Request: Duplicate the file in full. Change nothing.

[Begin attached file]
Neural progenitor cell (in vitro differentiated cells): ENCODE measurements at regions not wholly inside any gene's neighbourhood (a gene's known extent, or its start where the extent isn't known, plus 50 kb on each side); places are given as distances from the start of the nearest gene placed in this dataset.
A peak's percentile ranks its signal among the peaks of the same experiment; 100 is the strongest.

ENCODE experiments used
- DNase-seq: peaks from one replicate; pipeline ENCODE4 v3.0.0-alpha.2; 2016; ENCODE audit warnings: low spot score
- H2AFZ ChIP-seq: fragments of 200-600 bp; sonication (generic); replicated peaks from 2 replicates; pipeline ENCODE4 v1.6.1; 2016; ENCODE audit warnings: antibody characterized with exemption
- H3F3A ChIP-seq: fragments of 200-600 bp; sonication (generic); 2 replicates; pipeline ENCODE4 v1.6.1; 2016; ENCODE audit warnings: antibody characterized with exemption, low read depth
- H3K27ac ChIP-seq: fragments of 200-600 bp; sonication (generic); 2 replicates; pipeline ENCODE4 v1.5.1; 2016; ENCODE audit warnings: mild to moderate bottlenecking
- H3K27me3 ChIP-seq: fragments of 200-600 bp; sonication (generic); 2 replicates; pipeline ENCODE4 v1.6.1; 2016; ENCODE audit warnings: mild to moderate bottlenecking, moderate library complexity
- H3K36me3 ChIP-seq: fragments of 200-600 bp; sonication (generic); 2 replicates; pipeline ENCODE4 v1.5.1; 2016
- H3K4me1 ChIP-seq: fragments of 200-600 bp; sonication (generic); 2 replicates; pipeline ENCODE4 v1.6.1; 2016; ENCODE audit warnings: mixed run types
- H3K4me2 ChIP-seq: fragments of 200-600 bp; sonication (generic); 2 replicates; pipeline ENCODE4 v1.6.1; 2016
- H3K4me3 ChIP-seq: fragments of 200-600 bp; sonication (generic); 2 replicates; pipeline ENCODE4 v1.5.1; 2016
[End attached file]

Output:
Neural progenitor cell (in vitro differentiated cells): ENCODE measurements at regions not wholly inside any gene's neighbourhood (a gene's known extent, or its start where the extent isn't known, plus 50 kb on each side); places are given as distances from the start of the nearest gene placed in this dataset.
A peak's percentile ranks its signal among the peaks of the same experiment; 100 is the strongest.

ENCODE experiments used
- DNase-seq: peaks from one replicate; pipeline ENCODE4 v3.0.0-alpha.2; 2016; ENCODE audit warnings: low spot score
- H2AFZ ChIP-seq: fragments of 200-600 bp; sonication (generic); replicated peaks from 2 replicates; pipeline ENCODE4 v1.6.1; 2016; ENCODE audit warnings: antibody characterized with exemption
- H3F3A ChIP-seq: fragments of 200-600 bp; sonication (generic); 2 replicates; pipeline ENCODE4 v1.6.1; 2016; ENCODE audit warnings: antibody characterized with exemption, low read depth
- H3K27ac ChIP-seq: fragments of 200-600 bp; sonication (generic); 2 replicates; pipeline ENCODE4 v1.5.1; 2016; ENCODE audit warnings: mild to moderate bottlenecking
- H3K27me3 ChIP-seq: fragments of 200-600 bp; sonication (generic); 2 replicates; pipeline ENCODE4 v1.6.1; 2016; ENCODE audit warnings: mild to moderate bottlenecking, moderate library complexity
- H3K36me3 ChIP-seq: fragments of 200-600 bp; sonication (generic); 2 replicates; pipeline ENCODE4 v1.5.1; 2016
- H3K4me1 ChIP-seq: fragments of 200-600 bp; sonication (generic); 2 replicates; pipeline ENCODE4 v1.6.1; 2016; ENCODE audit warnings: mixed run types
- H3K4me2 ChIP-seq: fragments of 200-600 bp; sonication (generic); 2 replicates; pipeline ENCODE4 v1.6.1; 2016
- H3K4me3 ChIP-seq: fragments of 200-600 bp; sonication (generic); 2 replicates; pipeline ENCODE4 v1.5.1; 2016